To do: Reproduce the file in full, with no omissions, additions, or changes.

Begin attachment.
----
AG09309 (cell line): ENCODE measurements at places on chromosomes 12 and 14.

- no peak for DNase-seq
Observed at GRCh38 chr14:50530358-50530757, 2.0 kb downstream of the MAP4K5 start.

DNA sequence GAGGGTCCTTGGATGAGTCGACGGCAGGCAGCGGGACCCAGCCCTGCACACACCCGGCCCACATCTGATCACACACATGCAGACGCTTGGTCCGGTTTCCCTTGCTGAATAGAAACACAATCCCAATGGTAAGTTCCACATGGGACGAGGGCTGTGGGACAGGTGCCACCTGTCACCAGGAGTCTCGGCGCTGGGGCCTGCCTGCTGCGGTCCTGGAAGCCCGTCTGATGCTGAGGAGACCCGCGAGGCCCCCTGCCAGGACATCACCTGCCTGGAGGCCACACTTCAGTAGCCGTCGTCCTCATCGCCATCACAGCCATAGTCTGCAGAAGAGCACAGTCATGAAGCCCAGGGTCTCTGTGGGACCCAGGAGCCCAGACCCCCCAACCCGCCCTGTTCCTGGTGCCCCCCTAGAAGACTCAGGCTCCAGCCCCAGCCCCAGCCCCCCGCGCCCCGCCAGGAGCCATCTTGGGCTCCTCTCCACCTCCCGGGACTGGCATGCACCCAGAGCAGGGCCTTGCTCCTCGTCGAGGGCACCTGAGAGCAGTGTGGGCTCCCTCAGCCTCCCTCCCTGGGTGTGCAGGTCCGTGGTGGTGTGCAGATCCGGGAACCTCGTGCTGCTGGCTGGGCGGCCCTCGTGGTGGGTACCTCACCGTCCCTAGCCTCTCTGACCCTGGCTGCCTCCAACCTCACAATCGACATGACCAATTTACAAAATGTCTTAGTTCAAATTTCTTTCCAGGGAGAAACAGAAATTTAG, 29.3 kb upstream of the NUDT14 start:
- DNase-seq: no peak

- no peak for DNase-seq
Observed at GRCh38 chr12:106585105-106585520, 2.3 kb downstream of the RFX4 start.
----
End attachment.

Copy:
AG09309 (cell line): ENCODE measurements at places on chromosomes 12 and 14.

- no peak for DNase-seq
Observed at GRCh38 chr14:50530358-50530757, 2.0 kb downstream of the MAP4K5 start.

DNA sequence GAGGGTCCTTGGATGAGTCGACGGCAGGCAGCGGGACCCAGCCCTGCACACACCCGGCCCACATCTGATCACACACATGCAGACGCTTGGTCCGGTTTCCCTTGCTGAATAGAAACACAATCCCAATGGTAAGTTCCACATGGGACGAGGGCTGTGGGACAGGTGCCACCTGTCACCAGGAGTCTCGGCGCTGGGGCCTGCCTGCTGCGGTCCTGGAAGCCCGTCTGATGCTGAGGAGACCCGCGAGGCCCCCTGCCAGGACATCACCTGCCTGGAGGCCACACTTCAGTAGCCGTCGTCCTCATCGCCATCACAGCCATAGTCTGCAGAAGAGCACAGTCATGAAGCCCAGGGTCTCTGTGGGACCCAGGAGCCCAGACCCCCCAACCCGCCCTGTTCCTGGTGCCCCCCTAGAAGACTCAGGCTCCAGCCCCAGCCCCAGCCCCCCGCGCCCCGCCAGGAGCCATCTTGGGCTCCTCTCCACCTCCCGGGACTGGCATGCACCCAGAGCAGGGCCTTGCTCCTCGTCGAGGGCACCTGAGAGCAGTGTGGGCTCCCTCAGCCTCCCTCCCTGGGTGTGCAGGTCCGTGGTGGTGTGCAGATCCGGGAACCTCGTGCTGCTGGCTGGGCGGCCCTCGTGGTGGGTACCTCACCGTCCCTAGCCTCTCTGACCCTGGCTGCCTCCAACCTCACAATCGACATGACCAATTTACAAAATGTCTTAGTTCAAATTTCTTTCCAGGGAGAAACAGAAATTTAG, 29.3 kb upstream of the NUDT14 start:
- DNase-seq: no peak

- no peak for DNase-seq
Observed at GRCh38 chr12:106585105-106585520, 2.3 kb downstream of the RFX4 start.